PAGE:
After breakfast at the delightful and historic Commercial Hotel I head out of Dargaville on SH12 to Matakohe – it’s 45ks to the award-winning Kauri Museum.
It was many years ago that I first visited this area and in the fifty years since the community started the museum it has grown in status and size. I suspect it’s unprecedented that a museum with no government funding, is run by a small rural community trust, and whose governance structure are all volunteers, becomes an acclaimed museum with international university studies centred there. The Kauri Museum ticks all those features.
Its latest award, in “The New Zealand Museum Awards” was last month (April 2013) where they won the award for ‘an outstanding innovative project that contributes to the best practice in the Museum Sector in New Zealand’. The project was for Achieving CarboNZero Certification – Now there is no doubt – it’s a world-leading, sustainable, museum operation.
The goal of becoming the world’s first carboNZero certified museum was driven by a desire for integrity and their chief executive Bet Nelley said,
“It’s our answer to long distance travellers who find the story of the demise of the kauri tree sad. And, as environmental responsibility is one of our core values, it made sense for us to get a recognised measure of our carbon emissions that we could work to reduce and offset.”
The museum also provides a base for a scientific research project into dendrochronology – a huge word that means tree-ring dating based on the analysis of patterns of tree rings!
Dendrochronologist Dr Jonathan Palmer (supported by Exeter University (UK) and University of Auckland) is developing an archive of ancient kauri samples to help unlock secrets from the past, and museum displays to chronicle scientific research into kauri.
Over a coffee with the three scientists (Jonathon Palmer, Gerd Helle, Alan Hogg) they tell me their research with the rings, pollen and carbon dating is proving really useful as the age of the trees give a longer time period to look at the effects of climate change especially in the southern hemisphere and which has implications for the northern hemisphere research too.
They were at The Kauri Museum to discuss how best to glean the most informative climate data from buried kauri tree-rings. Dr Alan Hogg from Waikato University was helping to give a date of when the trees were growing by radiocarbon dating. The museum’s resident scientist, Dr Jonathan Palmer is looking at the ring-widths to consider past climate patterns (such as El Nino / La Nina frequency) while Dr Gerd Helle (Potsdam, Germany) is specialised at “using isotopes of oxygen and carbon to determine past temperature and moisture levels.”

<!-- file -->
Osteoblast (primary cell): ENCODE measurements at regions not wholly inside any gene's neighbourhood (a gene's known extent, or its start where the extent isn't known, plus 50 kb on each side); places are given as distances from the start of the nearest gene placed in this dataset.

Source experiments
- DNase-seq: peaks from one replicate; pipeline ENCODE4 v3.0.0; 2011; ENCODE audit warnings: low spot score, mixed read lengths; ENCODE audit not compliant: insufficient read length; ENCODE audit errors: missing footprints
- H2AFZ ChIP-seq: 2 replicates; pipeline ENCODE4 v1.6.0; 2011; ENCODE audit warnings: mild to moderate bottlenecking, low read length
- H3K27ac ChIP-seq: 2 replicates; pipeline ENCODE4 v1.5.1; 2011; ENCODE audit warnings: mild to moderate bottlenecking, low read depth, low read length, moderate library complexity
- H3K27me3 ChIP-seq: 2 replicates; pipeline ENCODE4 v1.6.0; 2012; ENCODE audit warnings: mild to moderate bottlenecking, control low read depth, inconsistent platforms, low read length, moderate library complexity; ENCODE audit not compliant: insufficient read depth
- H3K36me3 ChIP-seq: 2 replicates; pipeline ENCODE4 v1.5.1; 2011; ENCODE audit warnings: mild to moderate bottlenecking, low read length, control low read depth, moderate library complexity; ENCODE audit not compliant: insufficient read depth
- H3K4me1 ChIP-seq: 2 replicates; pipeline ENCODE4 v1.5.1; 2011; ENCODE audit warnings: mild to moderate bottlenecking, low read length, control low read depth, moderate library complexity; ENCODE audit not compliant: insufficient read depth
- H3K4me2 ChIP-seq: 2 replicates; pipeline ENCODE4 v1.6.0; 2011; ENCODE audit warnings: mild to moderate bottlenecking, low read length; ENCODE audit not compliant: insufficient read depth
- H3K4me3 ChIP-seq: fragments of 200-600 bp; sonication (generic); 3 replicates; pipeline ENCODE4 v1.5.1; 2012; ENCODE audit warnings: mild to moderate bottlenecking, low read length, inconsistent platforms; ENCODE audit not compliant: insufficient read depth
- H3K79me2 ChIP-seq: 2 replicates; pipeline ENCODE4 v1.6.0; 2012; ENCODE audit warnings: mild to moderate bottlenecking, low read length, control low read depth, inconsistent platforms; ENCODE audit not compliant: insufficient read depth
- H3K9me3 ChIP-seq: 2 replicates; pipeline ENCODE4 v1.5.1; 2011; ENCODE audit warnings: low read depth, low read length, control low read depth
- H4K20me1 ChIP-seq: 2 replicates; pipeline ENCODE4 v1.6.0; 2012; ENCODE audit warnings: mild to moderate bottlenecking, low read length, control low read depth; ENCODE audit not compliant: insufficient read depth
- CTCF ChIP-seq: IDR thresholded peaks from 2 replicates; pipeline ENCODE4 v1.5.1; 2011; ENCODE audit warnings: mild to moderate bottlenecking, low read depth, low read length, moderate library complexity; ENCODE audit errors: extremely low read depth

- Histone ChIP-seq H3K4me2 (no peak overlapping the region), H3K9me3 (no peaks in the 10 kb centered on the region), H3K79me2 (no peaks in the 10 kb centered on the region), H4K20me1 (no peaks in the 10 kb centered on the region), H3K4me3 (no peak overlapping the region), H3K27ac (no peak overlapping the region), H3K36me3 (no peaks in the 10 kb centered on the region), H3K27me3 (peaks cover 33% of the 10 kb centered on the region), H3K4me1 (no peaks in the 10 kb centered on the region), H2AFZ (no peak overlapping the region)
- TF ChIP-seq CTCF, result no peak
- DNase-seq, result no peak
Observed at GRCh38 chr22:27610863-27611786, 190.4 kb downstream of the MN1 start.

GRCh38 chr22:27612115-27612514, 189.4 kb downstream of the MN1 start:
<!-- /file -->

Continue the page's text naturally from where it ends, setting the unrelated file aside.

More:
The three are intending to work together on a particular time period of abrupt climate change so that the most climate information can be obtained from these amazing native New Zealand trees.
This social history museum tells the fascinating story of the kauri and local pioneering days via the use of kauri timber and kauri gum, starting when the settlers came to the area in 1862 – this museum was born 100 years later in 1962.
With exceptional displays and dedicated galleries this is a must do for your Northland bucket-list. These including a magnificent collection of antique kauri furniture, restored machinery (including NZ’s earliest tractor) a turning Steam Sawmill and fabulously, the world’s largest collection of kauri gum.
I wasn’t sure what the difference between amber and kauri gum was – but can now describe it for you: amber is older, so harder, than kauri gum with amber 25 – 200+ million years old, while the gum is a baby at only 43 million years old! I also learnt that kauri timber ranges from gold and golden brown through to green, yellow, browns and blacks. Kauri is one of New Zealand’s treasures – the other is pounamu – greenstone (jade).
Most Kauri were felled in the 1800 – 1900’s for timber for houses and today owners of those old homes treasure their polished kauri floors while tourists buy souvenirs or art works made from swamp kauri or recycled wood from old buildings. Unfortunately there are only about 4% of kauri forest left and they are at risk of kauri dieback disease. The Kauri Coast is the only place to see New Zealand’s ancient trees and is a must-do while traveling the Twin Coast Highway.
My souvenir from this exceptional museum is a beautiful gift – a piece of kauri gum which lives in on top of my very old walnut writing desk. Very special and, thank you Betty.
I recommend you allow at least 1 ½ hours to browse around this fascinating place – see what Trip Advisor members say about the museum. (A hint – it’s ‘excellent’)
My Northland road-trip was in a NZ Rent A Car vehicle and I can endorse both, and this unique museum – I shall return!